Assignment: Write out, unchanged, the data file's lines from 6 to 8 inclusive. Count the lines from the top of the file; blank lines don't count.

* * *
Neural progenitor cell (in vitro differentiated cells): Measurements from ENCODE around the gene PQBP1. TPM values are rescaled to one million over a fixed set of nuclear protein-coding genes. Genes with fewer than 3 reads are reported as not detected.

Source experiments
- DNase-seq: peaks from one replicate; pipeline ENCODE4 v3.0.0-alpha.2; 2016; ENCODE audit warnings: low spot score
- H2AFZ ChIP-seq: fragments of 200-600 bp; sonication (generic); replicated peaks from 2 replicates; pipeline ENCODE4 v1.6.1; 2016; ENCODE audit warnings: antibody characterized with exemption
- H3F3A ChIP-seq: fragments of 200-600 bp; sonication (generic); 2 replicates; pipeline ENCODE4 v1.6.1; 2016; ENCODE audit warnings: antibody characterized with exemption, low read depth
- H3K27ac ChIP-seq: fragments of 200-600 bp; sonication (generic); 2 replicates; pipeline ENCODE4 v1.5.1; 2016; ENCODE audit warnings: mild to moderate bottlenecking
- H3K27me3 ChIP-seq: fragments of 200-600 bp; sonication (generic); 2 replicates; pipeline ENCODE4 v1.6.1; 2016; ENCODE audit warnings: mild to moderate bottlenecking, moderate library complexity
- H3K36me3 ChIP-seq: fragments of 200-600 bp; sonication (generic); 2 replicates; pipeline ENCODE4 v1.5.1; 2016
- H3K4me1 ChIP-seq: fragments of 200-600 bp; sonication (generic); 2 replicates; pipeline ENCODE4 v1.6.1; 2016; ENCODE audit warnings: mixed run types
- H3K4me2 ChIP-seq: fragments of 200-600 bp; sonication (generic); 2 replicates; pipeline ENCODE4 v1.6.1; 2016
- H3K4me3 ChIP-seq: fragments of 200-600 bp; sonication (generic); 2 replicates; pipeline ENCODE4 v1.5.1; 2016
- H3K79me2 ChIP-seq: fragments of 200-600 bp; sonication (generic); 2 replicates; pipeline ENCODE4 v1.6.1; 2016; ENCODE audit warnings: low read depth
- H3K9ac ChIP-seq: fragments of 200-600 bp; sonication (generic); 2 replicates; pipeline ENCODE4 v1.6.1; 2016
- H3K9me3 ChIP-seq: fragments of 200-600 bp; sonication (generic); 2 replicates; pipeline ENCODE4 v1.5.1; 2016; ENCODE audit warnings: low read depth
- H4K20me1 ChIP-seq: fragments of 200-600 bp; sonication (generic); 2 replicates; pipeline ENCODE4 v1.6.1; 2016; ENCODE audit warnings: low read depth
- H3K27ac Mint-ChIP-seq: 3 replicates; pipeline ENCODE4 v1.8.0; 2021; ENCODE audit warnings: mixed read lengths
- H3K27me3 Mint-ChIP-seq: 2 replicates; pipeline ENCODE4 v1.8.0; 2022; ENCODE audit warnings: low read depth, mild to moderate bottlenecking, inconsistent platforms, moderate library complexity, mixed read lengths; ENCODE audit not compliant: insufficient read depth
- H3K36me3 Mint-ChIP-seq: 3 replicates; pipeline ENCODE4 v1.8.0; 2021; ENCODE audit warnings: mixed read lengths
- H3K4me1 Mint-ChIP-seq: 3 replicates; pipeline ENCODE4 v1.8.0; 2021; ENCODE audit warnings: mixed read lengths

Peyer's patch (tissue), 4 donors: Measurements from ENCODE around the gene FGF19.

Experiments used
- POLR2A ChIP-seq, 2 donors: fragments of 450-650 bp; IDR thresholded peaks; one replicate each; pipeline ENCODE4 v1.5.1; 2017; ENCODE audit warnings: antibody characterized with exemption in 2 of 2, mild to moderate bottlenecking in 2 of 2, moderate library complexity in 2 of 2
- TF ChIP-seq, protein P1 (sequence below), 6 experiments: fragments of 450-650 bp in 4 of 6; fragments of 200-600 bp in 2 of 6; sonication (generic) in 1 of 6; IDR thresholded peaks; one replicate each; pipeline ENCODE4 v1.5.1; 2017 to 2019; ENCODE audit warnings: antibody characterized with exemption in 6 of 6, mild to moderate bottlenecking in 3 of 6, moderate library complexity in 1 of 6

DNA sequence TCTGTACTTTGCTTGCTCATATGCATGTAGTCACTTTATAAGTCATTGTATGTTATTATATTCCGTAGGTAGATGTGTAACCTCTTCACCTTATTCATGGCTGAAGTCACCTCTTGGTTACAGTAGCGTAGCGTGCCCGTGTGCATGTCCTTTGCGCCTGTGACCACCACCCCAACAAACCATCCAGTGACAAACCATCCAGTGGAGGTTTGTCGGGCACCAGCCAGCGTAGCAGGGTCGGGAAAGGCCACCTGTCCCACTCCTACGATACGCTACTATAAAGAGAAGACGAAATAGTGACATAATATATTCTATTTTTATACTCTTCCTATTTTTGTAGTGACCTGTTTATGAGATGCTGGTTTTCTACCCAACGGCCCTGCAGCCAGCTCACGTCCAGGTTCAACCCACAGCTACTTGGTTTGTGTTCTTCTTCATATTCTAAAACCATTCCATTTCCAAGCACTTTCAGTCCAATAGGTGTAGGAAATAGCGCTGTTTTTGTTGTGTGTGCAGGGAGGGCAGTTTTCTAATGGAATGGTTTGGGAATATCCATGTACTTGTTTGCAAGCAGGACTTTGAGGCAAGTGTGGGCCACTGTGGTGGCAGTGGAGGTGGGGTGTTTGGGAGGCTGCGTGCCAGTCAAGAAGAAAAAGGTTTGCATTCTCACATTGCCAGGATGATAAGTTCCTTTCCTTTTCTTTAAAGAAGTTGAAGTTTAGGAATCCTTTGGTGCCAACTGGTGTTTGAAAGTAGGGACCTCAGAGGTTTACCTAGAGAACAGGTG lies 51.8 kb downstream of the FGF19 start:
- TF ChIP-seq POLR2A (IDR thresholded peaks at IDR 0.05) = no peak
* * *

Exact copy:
- H3K27ac ChIP-seq: fragments of 200-600 bp; sonication (generic); 2 replicates; pipeline ENCODE4 v1.5.1; 2016; ENCODE audit warnings: mild to moderate bottlenecking
- H3K27me3 ChIP-seq: fragments of 200-600 bp; sonication (generic); 2 replicates; pipeline ENCODE4 v1.6.1; 2016; ENCODE audit warnings: mild to moderate bottlenecking, moderate library complexity
- H3K36me3 ChIP-seq: fragments of 200-600 bp; sonication (generic); 2 replicates; pipeline ENCODE4 v1.5.1; 2016